And now the same man was standing before Thomas in court, making an unsuccessful job of defending himself. When found guilty of the offence, he was fined 57s including costs, or two months’ imprisonment. This is not the first time Paul has been in this court, and so he was bound over to keep the peace for twelve months.
I understand that only six or so months ago, just before Christmas day, Paul’s father, Paul senior, died …. perhaps the lad has taken refuge in drink to assuage his grief ??!!
Yesterday — a beautifully fine and sunny one as you may know — saw the annual excursion of children attending the Ilkeston’s British School. At two o’clock, 200 youngsters, dressed in gay holiday attire and walking two by two, set off from their Bath Street premises to walk to Dale Abbey, led by Thomas Walton and his assistants, and headed by the tuneful Ilkeston Band. Spectators lined the streets as the procession passed through the Market Place, down South Street, to Derby Road and on to the Dale which was reached in an hour.
Several hours were spent in youthful and innocent gambols before, around eight o’clock, the scholars returned, being joined, once more, by the band, as they came up Derby Road, and once more to the Market Place — where parents were on hand to escort them to their respective homes, delighted and fatigued.
From the Blue Book of “Minutes of the Committee of Council on Education”, 1854-55, presented to both Houses of Parliament, by Her Majesty’s Inspectors of Schools, I take a little information on our town’s schools.
It would appear that the British and Foreign School in Bath Street has received a grant of £200 for buildings enlargement and/or improvements, while the Girls’ National School in the upper Market Place received £131 5s … and the Boys got £4 3s. Perhaps, in time, they too will be housed in a brand new building !!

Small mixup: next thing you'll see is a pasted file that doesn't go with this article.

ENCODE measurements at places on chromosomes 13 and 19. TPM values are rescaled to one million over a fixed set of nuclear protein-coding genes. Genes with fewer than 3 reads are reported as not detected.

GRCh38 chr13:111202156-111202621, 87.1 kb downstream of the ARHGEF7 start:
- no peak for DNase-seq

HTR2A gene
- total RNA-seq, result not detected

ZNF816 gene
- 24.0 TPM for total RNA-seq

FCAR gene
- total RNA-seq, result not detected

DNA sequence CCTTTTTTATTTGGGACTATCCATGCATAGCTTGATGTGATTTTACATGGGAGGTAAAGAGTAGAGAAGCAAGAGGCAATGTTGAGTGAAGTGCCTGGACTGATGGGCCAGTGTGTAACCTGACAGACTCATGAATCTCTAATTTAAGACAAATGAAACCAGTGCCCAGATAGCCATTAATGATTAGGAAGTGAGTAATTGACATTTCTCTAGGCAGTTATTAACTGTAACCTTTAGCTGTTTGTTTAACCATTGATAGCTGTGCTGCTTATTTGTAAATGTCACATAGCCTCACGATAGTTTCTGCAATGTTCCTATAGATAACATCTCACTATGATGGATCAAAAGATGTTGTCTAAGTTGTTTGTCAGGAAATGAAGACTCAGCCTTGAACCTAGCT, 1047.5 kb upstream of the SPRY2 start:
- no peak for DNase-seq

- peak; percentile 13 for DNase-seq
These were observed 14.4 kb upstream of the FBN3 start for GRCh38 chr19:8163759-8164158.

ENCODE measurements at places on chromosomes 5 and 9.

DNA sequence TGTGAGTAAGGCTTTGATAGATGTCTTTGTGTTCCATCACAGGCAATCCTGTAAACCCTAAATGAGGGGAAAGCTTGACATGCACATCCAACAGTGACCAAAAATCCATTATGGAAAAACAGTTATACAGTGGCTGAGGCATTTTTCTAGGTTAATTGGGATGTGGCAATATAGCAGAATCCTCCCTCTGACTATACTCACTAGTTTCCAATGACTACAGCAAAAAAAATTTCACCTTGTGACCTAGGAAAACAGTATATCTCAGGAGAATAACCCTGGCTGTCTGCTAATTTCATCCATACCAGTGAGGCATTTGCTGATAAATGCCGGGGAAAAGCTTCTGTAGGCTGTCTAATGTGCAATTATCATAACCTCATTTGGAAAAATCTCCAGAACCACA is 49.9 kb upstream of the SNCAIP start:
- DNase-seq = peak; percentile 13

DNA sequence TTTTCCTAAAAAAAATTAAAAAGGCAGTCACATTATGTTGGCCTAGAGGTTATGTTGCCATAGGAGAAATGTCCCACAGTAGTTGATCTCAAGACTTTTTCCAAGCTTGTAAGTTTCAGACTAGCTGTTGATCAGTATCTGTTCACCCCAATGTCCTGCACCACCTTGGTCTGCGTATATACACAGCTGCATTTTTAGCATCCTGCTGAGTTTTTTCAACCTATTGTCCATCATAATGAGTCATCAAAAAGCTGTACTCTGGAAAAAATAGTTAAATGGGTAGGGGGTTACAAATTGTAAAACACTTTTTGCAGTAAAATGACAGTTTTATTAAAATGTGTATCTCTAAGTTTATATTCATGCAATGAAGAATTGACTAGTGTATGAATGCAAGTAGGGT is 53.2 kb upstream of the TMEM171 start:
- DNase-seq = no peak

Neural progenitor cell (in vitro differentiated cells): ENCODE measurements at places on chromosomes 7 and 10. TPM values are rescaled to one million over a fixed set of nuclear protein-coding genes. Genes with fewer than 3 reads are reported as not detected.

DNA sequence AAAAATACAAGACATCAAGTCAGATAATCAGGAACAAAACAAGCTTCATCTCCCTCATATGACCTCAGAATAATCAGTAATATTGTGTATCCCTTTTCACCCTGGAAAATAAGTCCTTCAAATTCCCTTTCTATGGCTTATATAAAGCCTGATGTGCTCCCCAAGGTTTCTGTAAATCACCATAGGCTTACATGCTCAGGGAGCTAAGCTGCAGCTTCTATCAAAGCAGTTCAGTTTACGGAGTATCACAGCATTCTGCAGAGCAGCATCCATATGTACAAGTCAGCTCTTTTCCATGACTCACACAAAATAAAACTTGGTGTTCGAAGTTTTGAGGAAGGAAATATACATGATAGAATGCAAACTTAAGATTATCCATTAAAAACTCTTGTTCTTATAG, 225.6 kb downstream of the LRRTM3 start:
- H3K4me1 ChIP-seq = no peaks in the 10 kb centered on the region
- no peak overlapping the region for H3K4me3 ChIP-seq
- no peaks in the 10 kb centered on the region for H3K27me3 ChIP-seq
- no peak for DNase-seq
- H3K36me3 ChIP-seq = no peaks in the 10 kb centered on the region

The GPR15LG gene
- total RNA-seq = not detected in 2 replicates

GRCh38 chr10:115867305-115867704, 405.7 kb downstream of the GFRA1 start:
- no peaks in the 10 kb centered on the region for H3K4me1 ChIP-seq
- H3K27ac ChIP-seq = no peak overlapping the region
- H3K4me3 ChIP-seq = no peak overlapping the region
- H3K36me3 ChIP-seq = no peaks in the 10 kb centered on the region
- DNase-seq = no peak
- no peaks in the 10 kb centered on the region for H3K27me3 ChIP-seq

Henry Higgitt, the coal wharf labourer who lives in Grass Lane, is selling, by auction, one of the fields which he owns in that area — divided into ten lots, for building purposes. The land enjoys an elevated position, commanding a view over the surrounding countryside of the Erewash Valley, offering ‘a position for health not to be surpassed‘.
I understand that Mr. Higgitt is a remote relative of my old friend, George Small.
Yesterday saw the return cricket match with a Loughborough Eleven … the first leg taking place last month, on the 23rd. … as above.
Loughborough were confident of a win this time as they had five professionals in their side and had heard that the visitors were fielding a very weakened team. But they once more they under-estimated Tommy Attenborough, John Paxton and Joe Horsley. The three took all ten of their opponents wickets — all but two bowled– for just 64 runs. The Ilkeston Eleven had scored 173 runs !! and so achieved somewhat of another comprehensive victory.
News that the Bishop of Lichfield intends to consecrate the Parish Church when it is opened on Thursday, October 18th.
And the people of Leicester feel justifiably proud of the part they have played in the restoration and enlargement of Ilkeston Church. At the first general meeting of the Leicester Architectural and Archæological Society a week ago, Thomas Larkins Walker exhibited his own drawings of the church, the rebuilding of which has been done from his designs. Many have described the reborn Church as a credit to the town. However the Renovation Fund is still some £600 short of what is needed to cover all the cost.
This morning my old friend and Parish Constable, George Small, was telling me of an incident at Wakefield’s Yard, at the top of Nottingham Road, to which he was called last night.